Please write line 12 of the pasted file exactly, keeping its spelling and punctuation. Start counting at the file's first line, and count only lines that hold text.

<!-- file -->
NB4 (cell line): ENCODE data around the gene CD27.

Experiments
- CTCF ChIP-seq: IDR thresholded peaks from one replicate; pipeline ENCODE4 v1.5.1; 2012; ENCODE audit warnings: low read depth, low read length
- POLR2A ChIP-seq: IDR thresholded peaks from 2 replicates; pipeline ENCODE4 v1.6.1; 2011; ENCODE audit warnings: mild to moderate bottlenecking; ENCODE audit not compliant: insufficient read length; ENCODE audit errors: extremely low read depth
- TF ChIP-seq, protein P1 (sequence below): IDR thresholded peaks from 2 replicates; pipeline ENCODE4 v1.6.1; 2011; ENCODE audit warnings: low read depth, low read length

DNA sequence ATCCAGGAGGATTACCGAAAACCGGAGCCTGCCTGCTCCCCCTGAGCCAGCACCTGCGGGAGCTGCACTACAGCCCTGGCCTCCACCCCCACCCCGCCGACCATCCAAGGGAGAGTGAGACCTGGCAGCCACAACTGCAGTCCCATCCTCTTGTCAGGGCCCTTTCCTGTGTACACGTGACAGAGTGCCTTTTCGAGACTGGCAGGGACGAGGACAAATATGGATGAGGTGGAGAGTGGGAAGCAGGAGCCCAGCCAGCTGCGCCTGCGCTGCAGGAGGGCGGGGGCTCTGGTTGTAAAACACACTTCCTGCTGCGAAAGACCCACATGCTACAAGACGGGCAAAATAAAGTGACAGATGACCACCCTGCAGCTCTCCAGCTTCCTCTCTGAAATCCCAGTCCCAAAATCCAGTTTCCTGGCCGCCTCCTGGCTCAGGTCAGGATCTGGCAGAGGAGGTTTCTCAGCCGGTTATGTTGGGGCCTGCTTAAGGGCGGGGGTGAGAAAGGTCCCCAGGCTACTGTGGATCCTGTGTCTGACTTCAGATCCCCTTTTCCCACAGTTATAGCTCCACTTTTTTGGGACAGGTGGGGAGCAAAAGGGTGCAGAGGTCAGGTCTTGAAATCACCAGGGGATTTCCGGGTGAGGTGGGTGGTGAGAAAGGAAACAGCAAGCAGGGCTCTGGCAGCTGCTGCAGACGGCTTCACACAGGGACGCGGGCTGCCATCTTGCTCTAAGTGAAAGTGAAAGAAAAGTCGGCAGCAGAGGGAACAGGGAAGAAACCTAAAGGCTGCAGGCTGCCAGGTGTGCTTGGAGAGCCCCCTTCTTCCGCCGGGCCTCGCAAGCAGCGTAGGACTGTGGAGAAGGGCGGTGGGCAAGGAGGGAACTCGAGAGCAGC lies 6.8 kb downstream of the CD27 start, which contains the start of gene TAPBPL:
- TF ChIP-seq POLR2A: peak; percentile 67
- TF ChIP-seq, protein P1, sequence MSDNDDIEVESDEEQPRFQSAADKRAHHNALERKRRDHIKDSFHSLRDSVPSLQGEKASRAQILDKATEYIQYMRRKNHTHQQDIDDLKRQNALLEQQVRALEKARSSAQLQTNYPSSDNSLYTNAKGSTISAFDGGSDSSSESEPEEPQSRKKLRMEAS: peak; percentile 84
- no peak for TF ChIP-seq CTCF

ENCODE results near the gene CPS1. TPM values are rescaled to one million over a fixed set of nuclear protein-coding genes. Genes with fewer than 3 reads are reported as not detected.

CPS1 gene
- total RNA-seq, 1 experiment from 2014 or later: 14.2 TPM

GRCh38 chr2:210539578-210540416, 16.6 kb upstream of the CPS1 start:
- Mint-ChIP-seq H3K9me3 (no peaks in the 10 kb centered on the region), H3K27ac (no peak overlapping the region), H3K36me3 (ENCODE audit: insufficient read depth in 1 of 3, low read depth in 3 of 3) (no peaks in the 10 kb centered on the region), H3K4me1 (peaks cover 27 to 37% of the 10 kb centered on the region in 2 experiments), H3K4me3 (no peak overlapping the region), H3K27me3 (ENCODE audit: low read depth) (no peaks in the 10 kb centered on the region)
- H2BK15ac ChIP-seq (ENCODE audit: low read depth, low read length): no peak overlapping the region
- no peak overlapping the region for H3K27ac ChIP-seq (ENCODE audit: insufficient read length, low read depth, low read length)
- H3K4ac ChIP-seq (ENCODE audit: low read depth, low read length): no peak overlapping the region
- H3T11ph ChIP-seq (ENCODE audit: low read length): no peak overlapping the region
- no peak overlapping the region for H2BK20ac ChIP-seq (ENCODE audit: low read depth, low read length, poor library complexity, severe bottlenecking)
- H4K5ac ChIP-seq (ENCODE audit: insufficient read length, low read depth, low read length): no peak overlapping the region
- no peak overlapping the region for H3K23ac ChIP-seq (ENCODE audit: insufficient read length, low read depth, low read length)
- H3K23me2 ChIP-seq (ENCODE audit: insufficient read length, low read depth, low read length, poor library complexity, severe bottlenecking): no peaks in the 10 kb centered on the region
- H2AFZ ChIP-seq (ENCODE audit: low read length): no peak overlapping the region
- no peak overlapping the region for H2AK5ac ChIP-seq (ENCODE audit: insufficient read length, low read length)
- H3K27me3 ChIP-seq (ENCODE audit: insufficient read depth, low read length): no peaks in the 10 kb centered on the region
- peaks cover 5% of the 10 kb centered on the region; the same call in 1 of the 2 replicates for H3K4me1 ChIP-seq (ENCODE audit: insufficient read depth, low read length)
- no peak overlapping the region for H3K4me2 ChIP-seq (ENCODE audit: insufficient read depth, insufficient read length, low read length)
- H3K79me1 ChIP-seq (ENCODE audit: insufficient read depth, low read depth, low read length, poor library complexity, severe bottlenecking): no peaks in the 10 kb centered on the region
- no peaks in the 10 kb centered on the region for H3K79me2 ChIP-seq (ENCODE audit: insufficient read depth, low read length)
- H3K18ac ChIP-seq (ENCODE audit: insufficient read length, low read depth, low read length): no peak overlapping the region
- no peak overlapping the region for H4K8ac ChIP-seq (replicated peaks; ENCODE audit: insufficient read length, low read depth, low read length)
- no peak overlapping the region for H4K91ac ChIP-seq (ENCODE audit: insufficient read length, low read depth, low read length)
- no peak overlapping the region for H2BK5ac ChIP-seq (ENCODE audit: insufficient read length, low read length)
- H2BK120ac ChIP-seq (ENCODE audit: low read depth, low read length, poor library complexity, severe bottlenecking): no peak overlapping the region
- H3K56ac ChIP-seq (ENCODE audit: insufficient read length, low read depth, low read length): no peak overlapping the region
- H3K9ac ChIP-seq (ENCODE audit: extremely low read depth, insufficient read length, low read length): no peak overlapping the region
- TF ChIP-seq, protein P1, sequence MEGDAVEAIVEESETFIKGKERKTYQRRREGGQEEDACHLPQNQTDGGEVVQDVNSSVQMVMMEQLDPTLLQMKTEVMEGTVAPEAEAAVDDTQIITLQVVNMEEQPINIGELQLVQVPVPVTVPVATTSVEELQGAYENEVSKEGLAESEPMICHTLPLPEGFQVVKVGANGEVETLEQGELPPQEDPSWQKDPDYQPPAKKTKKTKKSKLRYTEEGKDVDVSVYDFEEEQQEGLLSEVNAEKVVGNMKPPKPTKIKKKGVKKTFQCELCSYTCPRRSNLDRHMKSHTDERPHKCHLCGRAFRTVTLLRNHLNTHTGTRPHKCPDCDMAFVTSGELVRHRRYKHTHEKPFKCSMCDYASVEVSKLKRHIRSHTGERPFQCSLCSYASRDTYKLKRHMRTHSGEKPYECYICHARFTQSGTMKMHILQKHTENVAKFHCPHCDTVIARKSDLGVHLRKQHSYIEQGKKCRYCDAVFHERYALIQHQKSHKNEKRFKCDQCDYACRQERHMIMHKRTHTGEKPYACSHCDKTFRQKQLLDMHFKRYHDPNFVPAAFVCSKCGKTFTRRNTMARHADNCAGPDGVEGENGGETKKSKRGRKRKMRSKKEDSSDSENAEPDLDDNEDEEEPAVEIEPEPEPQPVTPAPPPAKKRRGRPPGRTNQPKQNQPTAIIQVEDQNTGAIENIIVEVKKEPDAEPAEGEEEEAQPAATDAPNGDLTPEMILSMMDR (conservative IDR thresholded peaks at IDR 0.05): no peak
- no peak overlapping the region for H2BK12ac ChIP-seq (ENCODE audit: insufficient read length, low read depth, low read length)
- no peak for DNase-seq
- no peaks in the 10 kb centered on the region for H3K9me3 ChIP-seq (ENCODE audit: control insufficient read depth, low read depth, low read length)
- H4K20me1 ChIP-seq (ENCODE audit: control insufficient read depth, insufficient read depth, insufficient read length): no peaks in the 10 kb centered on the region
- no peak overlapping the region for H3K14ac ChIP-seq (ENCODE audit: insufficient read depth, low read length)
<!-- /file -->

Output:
- total RNA-seq, 1 experiment from 2014 or later: 14.2 TPM